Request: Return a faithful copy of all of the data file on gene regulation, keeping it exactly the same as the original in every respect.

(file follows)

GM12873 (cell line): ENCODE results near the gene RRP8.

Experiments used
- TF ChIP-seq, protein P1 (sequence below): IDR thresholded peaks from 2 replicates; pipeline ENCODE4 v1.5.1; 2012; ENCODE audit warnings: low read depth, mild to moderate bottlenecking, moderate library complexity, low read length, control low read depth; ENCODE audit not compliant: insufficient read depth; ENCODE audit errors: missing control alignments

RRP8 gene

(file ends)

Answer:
GM12873 (cell line): ENCODE results near the gene RRP8.

Experiments used
- TF ChIP-seq, protein P1 (sequence below): IDR thresholded peaks from 2 replicates; pipeline ENCODE4 v1.5.1; 2012; ENCODE audit warnings: low read depth, mild to moderate bottlenecking, moderate library complexity, low read length, control low read depth; ENCODE audit not compliant: insufficient read depth; ENCODE audit errors: missing control alignments

RRP8 gene